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Frank G. Anderson
11 Hours 48 Minutes
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Frank Anderson, MD, completed his residency and was a clinical instructor in psychiatry at Harvard Medical School. He is both a psychiatrist and psychotherapist and specializes in the treatment of trauma and dissociation. He is passionate about teaching brain-based psychotherapy and integrating current neuroscience knowledge with the IFS model of therapy.
Dr. Anderson is a lead trainer at the IFS Institute with Richard Schwartz and maintains a long affiliation with, and trains for, Bessel van der Kolk’s Trauma Center. He serves as an advisor to the International Association of Trauma Professionals (IATP) and was the former chair and director of the Foundation for Self-Leadership.
Dr. Anderson has lectured extensively on the Neurobiology of PTSD and Dissociation and wrote the chapter “Who’s Taking What” Connecting Neuroscience, Psychopharmacology and Internal Family Systems for Trauma in Internal Family Systems Therapy – New Dimensions. He co-authored a chapter on “What IFS Brings to Trauma Treatment in Innovations and Elaborations in Internal Family Systems Therapy” and recently co-authored Internal Family Systems Skills Training Manual.
Dr. Anderson maintains a private practice in Concord, MA.
Financial: Frank Anderson maintains a private practice. He receives a consulting fee from the Center for Self Leadership. Dr. Anderson receives a speaking honorarium from PESI, Inc.
Non-financial: Frank Anderson is the President of the Foundation for Self Leadership.
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- Summarize the steps of working with clients' “protective parts” to improve treatment outcomes as proposed by the IFS model.
- Differentiate between empathy and compassion as it relates to the IFS approach and improving the therapeutic process.
- Evaluate the evidence that supports meditation as beneficial to clinical outcomes when used in the IFS process of therapy.
- Explore and diagnose wounds connected to grief and loss; and describe two effective IFS interventions.
- Recommend how to address the “protector” fears as they arise for the client during the therapy session.
- Apply IFS methods to help trauma clients manage their overwhelming feelings.
- Describe how to explain to clients the neuroscience of hyperarousal in their “extreme parts.”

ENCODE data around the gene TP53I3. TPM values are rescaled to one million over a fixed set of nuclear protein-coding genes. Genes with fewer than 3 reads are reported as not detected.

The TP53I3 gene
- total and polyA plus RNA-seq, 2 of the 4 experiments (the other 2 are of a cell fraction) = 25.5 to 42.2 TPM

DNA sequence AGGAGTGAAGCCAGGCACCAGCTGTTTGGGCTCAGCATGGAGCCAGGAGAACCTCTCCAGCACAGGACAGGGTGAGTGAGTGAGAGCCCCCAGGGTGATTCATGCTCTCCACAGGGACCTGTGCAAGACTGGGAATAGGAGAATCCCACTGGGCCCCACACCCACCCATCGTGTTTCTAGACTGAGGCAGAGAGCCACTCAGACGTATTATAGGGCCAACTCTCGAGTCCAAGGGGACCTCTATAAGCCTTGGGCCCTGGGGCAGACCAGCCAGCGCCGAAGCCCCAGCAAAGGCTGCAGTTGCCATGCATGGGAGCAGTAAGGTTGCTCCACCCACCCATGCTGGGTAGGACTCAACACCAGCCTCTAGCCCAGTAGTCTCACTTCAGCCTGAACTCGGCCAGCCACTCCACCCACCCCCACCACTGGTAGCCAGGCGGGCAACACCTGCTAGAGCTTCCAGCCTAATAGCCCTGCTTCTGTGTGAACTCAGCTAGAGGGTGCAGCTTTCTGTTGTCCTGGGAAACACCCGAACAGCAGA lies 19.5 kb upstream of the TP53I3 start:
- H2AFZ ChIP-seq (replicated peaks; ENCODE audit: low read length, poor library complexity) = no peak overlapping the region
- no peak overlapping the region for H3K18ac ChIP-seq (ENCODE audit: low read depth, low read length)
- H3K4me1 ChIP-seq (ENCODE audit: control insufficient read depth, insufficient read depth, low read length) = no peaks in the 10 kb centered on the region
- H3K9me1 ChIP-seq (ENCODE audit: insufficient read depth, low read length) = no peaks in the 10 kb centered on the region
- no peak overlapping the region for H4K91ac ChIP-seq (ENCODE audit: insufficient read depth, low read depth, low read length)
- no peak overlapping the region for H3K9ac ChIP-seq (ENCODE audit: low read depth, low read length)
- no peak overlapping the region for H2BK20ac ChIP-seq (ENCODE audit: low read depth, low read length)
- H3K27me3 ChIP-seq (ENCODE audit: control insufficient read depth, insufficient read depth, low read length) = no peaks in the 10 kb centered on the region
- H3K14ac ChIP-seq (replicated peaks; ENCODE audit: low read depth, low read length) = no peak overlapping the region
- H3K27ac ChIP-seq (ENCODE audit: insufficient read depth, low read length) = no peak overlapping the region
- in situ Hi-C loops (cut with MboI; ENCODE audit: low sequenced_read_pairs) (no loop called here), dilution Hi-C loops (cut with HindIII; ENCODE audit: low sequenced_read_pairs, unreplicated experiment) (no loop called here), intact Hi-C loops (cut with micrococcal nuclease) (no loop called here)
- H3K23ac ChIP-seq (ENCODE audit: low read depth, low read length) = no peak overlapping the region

- Demonstrate how the role of criticism and neglect from caregivers causes shame cycles in your clients and how parts-work breaks the cycle.
- Apply the “triggering agreement” intervention when working with clients around resolving parenting issues that arise for them.
- Demonstrate what “tracking the sequence” means as it applies to couples’ treatment.
- Analyze the necessity–and create modifications–when using IFS in an inpatient setting.
- Within the internal system, determine the parts of self that are associated with substance use disorders.
- Assess countertransference, including recognition of potential activation of therapist’s own reactive parts.
Internal Family Systems (IFS)
- Comprehensive, compassionate, non-pathologizing treatment approach
- Paradigm-shifting perspective on “psychopathology”
- Easily integrated into other therapeutic modalities
- Teach clients to access inner wisdom and self-compassion to heal traumatic wounds
Evolution of the Model
- Development of the IFS model by Richard C. Schwartz, Ph.D.
- IFS as an empirically validated treatment: Summary of research support
- Goals of IFS therapy
- Starting an IFS session and the flow of the model
The Neuroscience of IFS
- The mind and the brain
- Neurons-networks and parts
- Meditation and self energy
- Understanding the fear response
Step 1: Using Meditative Processes to Identify and Connect with a Target Part
- Differentiate the person from the symptom
- Access a state of compassion and curiosity essential for healing
- Establish a relationship with the target part
- Learn the history and benevolent intention behind the symptom
Step 2: Working with Protective Parts
- Facilitate internal attachment work
- Learn to address the fears/concerns of protective parts
- Establish a trusting relationship with proactive and reactive parts
- Resolve internal conflicts
- Gain permission to proceed with healing
Step 3: Healing the Wound
- Connect with the wounded part
- Witness the pain rather than relive it
- Retrieve the wounded part
- Release/unburden thoughts, feelings, and physical sensations
- Life without the wound, the post-healing process
- Countertransference redefined
- Identifying parts that get in the way
- The Science of extreme reactions in therapists and clients
CLINICAL APPLICATIONS OF IFS
Trauma and Attachment
- Roadblocks to healing trauma
- Neurobiology of PTSD and Dissociation
- Dealing with the extreme symptoms and staying in Self
- Healing attachment wounds: What IFS offers
Depression and Anxiety
- Differentiating feelings from symptoms
- Address the biology and process the wound
- Protection or genetics
Psychosis and Bipolar Disorder
- Addressing psychotic parts
- Differentiating psychosis from trauma dysregulation
- Treating biological issues while addressing emotional pain
Substances and Addictions
- Befriending addictive parts
- Healing wounds or stopping use?
- Addressing the biology and the behaviour after healing
- When food “abstinence” is not an option
- Multiple eating parts
- Self-led eating
Shame and Grief
- The shamer and the shamed
- Critical and neglect shame cycles
- Loss, letting go, and healing
IFS With Specific Client Populations
- Children and adolescents
- Groups and inpatient settings
- Spirituality and culture
- Social Workers
- Addiction Counselors
- Marriage and Family Therapists
- Other Professionals Who Work within the Mental Health Fields
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